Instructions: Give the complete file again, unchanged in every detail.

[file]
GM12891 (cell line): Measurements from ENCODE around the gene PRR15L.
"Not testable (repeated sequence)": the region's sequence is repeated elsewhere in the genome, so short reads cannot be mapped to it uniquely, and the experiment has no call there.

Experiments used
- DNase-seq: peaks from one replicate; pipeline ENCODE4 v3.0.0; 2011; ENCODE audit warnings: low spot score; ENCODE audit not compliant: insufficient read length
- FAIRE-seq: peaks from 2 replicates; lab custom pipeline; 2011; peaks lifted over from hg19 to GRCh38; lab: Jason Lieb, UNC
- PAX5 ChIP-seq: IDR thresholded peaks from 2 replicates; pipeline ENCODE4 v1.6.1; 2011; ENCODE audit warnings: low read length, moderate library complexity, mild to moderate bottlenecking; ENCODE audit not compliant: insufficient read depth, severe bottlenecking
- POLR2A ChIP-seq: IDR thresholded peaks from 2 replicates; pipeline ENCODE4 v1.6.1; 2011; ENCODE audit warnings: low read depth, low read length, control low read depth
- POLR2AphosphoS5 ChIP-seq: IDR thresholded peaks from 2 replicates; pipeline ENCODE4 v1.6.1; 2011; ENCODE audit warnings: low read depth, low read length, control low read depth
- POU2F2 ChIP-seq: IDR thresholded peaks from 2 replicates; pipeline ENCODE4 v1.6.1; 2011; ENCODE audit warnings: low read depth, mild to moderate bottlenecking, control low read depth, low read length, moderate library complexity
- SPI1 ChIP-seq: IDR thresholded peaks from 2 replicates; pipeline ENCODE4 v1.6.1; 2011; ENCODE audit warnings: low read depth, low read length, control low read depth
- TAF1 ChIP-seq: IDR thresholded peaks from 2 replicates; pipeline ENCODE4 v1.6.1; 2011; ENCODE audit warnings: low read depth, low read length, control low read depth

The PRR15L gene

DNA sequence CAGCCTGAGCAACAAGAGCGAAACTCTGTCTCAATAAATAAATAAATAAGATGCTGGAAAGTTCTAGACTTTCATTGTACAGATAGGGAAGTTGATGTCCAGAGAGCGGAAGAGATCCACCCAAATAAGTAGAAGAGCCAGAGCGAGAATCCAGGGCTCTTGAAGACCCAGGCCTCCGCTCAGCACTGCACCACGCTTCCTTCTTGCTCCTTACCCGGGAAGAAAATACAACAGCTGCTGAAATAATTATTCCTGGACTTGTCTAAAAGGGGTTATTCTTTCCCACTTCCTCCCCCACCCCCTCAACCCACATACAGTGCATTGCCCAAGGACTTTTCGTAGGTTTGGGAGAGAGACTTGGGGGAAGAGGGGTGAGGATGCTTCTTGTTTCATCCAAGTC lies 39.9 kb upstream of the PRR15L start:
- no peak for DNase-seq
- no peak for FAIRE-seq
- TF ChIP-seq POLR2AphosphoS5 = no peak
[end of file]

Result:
GM12891 (cell line): Measurements from ENCODE around the gene PRR15L.
"Not testable (repeated sequence)": the region's sequence is repeated elsewhere in the genome, so short reads cannot be mapped to it uniquely, and the experiment has no call there.

Experiments used
- DNase-seq: peaks from one replicate; pipeline ENCODE4 v3.0.0; 2011; ENCODE audit warnings: low spot score; ENCODE audit not compliant: insufficient read length
- FAIRE-seq: peaks from 2 replicates; lab custom pipeline; 2011; peaks lifted over from hg19 to GRCh38; lab: Jason Lieb, UNC
- PAX5 ChIP-seq: IDR thresholded peaks from 2 replicates; pipeline ENCODE4 v1.6.1; 2011; ENCODE audit warnings: low read length, moderate library complexity, mild to moderate bottlenecking; ENCODE audit not compliant: insufficient read depth, severe bottlenecking
- POLR2A ChIP-seq: IDR thresholded peaks from 2 replicates; pipeline ENCODE4 v1.6.1; 2011; ENCODE audit warnings: low read depth, low read length, control low read depth
- POLR2AphosphoS5 ChIP-seq: IDR thresholded peaks from 2 replicates; pipeline ENCODE4 v1.6.1; 2011; ENCODE audit warnings: low read depth, low read length, control low read depth
- POU2F2 ChIP-seq: IDR thresholded peaks from 2 replicates; pipeline ENCODE4 v1.6.1; 2011; ENCODE audit warnings: low read depth, mild to moderate bottlenecking, control low read depth, low read length, moderate library complexity
- SPI1 ChIP-seq: IDR thresholded peaks from 2 replicates; pipeline ENCODE4 v1.6.1; 2011; ENCODE audit warnings: low read depth, low read length, control low read depth
- TAF1 ChIP-seq: IDR thresholded peaks from 2 replicates; pipeline ENCODE4 v1.6.1; 2011; ENCODE audit warnings: low read depth, low read length, control low read depth

The PRR15L gene

DNA sequence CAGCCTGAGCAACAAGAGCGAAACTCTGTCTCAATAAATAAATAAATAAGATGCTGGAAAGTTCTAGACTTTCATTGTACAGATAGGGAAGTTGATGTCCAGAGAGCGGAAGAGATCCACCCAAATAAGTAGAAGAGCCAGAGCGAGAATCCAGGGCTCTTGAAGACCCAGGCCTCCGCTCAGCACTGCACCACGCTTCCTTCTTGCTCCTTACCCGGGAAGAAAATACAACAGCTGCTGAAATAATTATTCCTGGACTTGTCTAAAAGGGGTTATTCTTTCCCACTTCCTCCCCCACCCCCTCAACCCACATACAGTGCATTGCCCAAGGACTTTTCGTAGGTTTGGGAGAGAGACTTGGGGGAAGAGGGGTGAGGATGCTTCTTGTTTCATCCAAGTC lies 39.9 kb upstream of the PRR15L start:
- no peak for DNase-seq
- no peak for FAIRE-seq
- TF ChIP-seq POLR2AphosphoS5 = no peak